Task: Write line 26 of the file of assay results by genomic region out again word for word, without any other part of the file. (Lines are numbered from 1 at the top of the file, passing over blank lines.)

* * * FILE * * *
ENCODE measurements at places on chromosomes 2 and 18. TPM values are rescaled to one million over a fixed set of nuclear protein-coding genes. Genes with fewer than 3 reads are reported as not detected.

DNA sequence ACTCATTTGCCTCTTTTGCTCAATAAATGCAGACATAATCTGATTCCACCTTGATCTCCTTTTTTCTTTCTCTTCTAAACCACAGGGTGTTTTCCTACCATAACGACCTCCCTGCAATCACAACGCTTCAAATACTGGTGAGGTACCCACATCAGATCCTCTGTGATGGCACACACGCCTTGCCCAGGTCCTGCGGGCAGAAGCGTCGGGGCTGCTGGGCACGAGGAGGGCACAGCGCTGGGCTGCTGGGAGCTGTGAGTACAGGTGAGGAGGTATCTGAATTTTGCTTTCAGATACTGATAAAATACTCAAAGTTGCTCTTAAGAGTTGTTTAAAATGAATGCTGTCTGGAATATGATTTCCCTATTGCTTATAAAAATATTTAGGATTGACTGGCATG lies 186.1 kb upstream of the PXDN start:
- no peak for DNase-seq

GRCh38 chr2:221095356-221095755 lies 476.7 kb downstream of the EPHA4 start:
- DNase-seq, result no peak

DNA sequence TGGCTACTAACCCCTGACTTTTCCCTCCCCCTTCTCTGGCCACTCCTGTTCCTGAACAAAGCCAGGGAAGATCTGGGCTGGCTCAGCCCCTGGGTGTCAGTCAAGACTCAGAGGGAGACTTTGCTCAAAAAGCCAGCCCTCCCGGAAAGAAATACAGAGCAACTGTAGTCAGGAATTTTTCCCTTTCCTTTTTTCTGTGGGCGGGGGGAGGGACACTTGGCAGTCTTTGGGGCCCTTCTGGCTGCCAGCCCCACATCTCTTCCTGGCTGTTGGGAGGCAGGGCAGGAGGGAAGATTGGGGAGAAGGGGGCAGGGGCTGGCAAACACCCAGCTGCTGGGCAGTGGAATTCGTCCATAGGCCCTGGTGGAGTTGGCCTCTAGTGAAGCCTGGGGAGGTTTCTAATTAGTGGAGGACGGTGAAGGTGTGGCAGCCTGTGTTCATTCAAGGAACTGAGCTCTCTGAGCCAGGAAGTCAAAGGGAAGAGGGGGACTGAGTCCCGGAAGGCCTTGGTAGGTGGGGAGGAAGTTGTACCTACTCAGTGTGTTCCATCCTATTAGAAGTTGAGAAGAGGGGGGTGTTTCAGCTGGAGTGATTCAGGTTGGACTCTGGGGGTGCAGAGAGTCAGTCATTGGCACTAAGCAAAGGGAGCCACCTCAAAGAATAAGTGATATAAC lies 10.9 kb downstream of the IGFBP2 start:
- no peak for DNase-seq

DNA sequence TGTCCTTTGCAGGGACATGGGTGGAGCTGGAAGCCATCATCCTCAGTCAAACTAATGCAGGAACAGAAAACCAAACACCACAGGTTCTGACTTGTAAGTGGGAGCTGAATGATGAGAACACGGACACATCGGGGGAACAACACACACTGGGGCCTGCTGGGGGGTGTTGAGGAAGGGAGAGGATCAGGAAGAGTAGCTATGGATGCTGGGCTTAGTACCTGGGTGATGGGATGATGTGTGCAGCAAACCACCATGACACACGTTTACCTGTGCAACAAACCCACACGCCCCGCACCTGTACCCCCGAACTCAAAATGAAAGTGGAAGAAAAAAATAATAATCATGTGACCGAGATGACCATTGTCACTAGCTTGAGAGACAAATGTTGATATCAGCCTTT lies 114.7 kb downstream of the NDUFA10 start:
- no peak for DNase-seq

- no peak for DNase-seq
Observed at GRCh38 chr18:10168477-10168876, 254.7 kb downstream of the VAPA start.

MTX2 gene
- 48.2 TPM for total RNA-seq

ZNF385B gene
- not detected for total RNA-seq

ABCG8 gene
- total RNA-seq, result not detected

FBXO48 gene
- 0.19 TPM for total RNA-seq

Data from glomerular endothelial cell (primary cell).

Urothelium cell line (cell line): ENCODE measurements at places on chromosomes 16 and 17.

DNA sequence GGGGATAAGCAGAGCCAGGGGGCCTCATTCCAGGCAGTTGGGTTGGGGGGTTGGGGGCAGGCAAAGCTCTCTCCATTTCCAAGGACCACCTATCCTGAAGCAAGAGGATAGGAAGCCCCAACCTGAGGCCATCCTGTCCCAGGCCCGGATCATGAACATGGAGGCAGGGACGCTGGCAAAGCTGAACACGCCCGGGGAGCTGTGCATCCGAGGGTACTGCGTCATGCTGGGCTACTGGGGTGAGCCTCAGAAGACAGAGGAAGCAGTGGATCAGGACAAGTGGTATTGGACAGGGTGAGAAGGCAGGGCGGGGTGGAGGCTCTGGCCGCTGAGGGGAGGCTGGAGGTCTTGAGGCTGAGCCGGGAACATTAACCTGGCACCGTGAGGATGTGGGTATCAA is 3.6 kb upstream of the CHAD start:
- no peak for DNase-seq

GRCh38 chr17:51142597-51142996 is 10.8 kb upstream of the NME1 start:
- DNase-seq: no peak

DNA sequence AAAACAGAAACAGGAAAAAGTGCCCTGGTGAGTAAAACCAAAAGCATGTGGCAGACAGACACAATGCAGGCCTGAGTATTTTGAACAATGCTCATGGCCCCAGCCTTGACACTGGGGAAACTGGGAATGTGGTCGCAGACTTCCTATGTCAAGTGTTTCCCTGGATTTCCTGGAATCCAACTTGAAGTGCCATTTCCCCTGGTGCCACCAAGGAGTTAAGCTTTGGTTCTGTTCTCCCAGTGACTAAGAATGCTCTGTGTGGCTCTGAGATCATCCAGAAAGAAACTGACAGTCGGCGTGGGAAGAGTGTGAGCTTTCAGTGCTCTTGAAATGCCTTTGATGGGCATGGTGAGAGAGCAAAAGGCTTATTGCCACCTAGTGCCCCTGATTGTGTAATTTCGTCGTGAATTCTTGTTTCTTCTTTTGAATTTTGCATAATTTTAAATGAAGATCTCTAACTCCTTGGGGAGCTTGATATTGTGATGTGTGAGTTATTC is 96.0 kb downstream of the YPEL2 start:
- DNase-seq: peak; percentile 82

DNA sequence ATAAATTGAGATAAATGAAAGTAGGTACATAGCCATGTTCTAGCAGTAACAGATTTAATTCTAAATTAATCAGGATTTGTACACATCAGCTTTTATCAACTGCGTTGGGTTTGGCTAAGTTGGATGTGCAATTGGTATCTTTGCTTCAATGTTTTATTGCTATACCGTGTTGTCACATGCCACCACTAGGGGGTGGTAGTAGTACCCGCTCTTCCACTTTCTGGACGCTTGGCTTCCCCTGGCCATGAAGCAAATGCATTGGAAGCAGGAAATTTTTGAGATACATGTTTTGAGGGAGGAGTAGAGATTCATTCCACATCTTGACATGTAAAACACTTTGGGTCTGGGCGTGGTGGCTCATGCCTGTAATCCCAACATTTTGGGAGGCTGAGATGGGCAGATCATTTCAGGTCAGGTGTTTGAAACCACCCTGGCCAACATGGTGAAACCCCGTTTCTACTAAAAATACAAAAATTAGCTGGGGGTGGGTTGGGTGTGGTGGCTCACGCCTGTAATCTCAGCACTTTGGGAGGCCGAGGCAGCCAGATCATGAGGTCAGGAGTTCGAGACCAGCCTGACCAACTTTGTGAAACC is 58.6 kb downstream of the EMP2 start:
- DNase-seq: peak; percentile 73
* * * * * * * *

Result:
DNA sequence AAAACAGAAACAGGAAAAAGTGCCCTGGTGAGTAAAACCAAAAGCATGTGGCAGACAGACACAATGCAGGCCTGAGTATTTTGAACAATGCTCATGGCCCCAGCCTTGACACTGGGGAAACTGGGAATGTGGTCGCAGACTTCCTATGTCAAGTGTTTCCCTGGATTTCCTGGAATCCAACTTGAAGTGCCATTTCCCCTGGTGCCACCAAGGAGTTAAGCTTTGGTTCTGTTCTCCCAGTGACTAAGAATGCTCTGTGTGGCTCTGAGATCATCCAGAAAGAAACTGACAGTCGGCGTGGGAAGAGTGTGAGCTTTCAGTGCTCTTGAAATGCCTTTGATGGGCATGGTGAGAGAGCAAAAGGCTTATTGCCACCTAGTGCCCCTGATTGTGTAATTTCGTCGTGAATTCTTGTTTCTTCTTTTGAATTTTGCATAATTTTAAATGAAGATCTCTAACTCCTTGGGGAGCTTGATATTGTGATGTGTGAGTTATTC is 96.0 kb downstream of the YPEL2 start: